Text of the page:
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Respecting Boundaries

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Contact Improvisation and open ensemble movement improv are based around mutual cooperation rather than control. To work well they depend on respect for one another's boundaries, which we describe here. Please read, to help foster a healthy and safe jam!

Exploring Cooperation

Contact Improvisation is a terrific opportunity to explore and deepen your ability to coordinate with others, and with yourself, in an exceptionally open structure. In the spirit of the form, contact improv jams are, as a whole, also improvisational, with little official regulation.  This generally works well, because the essence of the practice is pursuit of cooperation rather than control.

Communication is never perfect, however, and sometimes people miss recognizing or honoring the boundaries of others.  In improvisation, you can't regulate communication without sacrificing key opportunities for individual discovery and growth. However, clear guidelines can help everyone understand what to do to keep such mistakes from spoiling a good situation.

Clear Communication and Connection

As with any shared freedom, CI cooperation depends on each of us being able to recognize and respect our own limits and the limits of others - personal boundaries.

People cannot abide by boundaries that they do not see.

While exploring and expanding your frontiers, you must strive to be clear with yourself and with others when you reach your limits - physical, emotional, inter-personal, whatever.

Safety as well as success depends on everyone recognizing and clearly expressing their limits. This is especially so in a practice that frequently involves reevaluating and adjusting those limits.

Cooperation depends on respecting one another's boundaries.

In order for everyone to seek what suits them - pace, depth of connection, daring maneuvers, etc - everyone must be attentive for and respect the limits expressed by their partners, verbally and non-verbally. Safety as well as good connection depends on that sensitivity.

People can offer material for others to explore, but they must not try to control the other's choice to accept or refuse those offers. Each of us is in the best position to steer our own explorations.

Genuine opportunities to connect include the option to not connect.
In order for everyone to have the opportunity to choose which dances they accept, everyone must be ready to accept being refused a dance. Even followup to discuss a refusal must be an option which may also be refused.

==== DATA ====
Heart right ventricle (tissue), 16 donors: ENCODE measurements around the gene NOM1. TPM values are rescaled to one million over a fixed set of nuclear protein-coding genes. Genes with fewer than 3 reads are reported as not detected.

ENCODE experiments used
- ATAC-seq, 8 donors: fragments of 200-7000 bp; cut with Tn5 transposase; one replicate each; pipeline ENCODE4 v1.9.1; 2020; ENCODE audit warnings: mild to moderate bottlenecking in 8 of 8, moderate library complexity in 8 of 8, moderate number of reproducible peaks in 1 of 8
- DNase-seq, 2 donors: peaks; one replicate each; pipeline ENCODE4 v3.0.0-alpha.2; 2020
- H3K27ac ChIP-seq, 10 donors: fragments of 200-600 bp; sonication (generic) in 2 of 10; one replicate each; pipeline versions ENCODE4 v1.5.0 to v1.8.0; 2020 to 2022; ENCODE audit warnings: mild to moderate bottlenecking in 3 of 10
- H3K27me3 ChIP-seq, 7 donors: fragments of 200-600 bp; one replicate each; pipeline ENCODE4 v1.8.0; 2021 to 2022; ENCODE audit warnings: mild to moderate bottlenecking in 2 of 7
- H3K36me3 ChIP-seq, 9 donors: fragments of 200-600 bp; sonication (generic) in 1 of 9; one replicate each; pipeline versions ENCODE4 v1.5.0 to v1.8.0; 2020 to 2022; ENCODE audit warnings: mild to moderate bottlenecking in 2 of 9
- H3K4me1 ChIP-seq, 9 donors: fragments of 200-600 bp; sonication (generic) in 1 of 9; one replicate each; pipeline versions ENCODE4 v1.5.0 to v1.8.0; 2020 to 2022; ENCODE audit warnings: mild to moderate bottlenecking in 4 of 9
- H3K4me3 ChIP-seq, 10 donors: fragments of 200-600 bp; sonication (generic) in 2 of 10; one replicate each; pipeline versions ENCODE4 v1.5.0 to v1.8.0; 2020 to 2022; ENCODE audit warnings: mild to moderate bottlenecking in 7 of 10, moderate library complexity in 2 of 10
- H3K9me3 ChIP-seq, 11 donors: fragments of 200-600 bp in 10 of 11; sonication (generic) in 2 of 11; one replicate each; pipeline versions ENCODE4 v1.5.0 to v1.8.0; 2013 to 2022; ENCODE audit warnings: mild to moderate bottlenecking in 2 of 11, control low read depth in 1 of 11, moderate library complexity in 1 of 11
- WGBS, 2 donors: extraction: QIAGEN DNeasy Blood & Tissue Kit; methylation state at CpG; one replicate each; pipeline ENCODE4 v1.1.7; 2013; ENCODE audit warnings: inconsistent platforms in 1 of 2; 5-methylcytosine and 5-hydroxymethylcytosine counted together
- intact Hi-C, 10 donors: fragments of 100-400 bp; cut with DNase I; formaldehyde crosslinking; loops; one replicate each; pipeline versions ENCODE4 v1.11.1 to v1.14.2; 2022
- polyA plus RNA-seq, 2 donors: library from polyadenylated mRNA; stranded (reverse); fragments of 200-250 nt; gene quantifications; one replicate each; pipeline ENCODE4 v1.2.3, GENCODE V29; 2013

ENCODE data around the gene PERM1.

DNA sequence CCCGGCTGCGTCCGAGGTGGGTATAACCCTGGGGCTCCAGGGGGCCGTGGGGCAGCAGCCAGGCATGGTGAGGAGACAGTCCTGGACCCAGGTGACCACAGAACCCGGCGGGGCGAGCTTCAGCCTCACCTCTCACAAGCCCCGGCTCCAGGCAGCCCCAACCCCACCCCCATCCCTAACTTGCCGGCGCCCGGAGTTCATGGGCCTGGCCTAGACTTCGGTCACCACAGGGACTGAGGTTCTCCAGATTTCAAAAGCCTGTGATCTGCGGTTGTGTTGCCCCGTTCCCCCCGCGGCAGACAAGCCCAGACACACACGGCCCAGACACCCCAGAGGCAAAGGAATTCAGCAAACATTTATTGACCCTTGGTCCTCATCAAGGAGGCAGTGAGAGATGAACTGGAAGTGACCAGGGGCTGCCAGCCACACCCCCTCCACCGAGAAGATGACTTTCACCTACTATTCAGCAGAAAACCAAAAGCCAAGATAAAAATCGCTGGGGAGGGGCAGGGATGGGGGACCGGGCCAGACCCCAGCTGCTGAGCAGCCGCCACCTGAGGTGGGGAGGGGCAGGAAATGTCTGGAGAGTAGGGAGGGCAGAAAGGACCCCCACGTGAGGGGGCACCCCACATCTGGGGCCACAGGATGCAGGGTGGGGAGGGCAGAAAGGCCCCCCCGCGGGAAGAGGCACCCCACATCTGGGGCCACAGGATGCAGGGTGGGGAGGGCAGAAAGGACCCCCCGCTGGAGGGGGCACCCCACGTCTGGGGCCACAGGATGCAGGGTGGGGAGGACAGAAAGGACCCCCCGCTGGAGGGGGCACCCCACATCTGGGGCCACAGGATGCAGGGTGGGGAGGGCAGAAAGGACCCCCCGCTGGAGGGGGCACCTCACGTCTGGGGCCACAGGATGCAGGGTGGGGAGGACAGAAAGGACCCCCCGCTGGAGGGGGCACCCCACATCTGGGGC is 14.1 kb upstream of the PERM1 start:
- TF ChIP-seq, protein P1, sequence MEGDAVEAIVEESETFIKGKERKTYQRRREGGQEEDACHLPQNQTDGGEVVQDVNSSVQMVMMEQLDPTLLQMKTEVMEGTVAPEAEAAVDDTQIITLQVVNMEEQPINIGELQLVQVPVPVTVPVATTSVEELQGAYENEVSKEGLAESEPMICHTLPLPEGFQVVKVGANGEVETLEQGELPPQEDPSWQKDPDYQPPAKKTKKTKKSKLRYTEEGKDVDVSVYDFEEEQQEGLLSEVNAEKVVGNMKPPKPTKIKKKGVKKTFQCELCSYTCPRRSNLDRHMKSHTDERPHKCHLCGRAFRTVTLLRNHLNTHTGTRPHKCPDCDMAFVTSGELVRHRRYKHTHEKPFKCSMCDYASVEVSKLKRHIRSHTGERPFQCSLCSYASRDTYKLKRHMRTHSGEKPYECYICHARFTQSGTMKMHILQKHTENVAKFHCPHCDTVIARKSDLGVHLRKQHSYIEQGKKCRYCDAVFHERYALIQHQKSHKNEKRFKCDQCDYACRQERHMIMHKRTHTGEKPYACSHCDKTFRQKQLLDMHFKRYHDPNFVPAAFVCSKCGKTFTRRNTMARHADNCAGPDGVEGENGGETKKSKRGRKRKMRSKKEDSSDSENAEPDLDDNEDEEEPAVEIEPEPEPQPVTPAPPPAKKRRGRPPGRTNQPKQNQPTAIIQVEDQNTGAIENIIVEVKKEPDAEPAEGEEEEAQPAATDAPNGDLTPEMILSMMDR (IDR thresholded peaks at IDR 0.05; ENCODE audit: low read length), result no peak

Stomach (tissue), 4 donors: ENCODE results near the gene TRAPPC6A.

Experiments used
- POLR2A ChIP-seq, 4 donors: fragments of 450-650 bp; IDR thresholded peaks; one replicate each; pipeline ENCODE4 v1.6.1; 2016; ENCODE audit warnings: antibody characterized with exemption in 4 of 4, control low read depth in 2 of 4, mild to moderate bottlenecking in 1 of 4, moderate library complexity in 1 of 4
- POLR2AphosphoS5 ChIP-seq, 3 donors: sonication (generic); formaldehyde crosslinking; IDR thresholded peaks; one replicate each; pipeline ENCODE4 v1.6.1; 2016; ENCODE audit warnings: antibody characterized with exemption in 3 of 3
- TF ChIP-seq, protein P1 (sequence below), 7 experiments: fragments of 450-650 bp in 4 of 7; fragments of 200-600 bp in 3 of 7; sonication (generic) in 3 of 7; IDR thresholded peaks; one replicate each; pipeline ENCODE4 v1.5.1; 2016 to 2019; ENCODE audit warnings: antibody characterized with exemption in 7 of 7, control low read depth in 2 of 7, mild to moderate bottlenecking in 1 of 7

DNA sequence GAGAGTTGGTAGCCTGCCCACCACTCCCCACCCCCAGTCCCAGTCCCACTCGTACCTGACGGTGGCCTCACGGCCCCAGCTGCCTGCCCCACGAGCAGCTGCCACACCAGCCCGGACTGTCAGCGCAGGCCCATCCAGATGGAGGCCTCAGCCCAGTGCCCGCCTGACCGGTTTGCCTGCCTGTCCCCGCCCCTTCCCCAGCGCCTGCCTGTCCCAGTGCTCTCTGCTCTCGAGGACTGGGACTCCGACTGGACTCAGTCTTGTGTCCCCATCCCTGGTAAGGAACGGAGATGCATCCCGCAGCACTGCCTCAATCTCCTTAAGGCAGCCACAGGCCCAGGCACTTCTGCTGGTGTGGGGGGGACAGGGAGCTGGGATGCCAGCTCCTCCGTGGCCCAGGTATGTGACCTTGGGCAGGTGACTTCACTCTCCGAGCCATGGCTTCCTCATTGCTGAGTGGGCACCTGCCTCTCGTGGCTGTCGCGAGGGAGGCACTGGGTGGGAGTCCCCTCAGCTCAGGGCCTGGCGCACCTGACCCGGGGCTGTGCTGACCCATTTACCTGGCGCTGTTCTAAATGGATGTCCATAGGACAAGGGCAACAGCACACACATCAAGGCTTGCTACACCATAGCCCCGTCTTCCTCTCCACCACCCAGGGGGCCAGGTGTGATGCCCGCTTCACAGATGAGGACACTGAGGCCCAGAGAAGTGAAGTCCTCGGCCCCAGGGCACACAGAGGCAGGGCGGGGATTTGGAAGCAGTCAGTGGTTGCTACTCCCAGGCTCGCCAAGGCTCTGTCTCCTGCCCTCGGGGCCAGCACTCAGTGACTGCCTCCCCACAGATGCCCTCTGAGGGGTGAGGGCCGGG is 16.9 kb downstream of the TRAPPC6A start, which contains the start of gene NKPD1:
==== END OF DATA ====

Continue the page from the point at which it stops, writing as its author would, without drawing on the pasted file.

As with any shared freedom, the freedom to enjoy CI depends on each of us being able to recognize and respect our own boundaries and the boundaries of others, even while - particularly while - we're reevaluating and adjusting them.

Sometime Clarity Doesn't Come Easily

Sometimes you find effortless understanding with someone, and sometimes it doesn't come as easily. If a gesture does not successfully convey your message, you may have to explicitly speak it. Sometimes communication legitimately needs to be repeated. People may forget what you said, or understand incompletely, so you may have to repeat yourself, at the risk of seeming harsh. Sometimes, you will be unable to get your message across and will have to remove yourself from a dance (or similarly, conversation, etc.)

What To Do When One-on-one Communication and Exiting Doesn't Work

Occasionally even the best communication is not enough. If you feel that you have been clear about your limits but they are not being honored, and you are being pursued even after removing yourself and asking to be left alone, you can ask for mediation. Request consultation from jam organizers, workshop teachers, or anyone you trust, asking them to help convey to the other person to leave you alone. Everyone should do their best to communicate clearly and reasonably, and avoid unnecessary condemnation.

Though they should know better, it's possible that a teacher or facilitator is the one refusing to disengage. If there is no one that you trust available for consultation and mediation, it's your responsibility to leave an unsafe situation. Once you have left, you can find another facilitator to help you address the issue.

Fundamentally...

Contact improv, at its core, is about collaboration, not control. To work well it fundamentally depends on participants respecting each other's boundaries. Much like a lot of life.



For more, Martin Keogh has a fine essay on his website that discusses many of the interpersonal boundary dynamics which people have grappled with in CI.



Comments

peace making --anonymous, Fri, 30 Oct 2009 22:29:56 -0500

I would suggest that 'jam organizers, workshop teachers, or anyone you trust' reasonably attempt to mediate clear and safe communication between the concerned parties, that they may come to understanding, and foster the equanimity of the jam.


Re: peace making --Ken Manheimer, Sun, 31 Oct 2009

While often desirable, it is not always practical for "coming to understanding" to be a goal here, and in some cases, it's not appropriate or constructive. Sometimes the person feeling imposed upon has already been pressed beyond their limits, because the other person is seeking to process about the incident beyond what is welcome. The person feeling imposed upon often deserves the option to just disengage.

In some moments, the best that can happen is separate coexistence.

"Genuine opportunities to connect include the option to not connect."

-- Ken (myriadicity.net)

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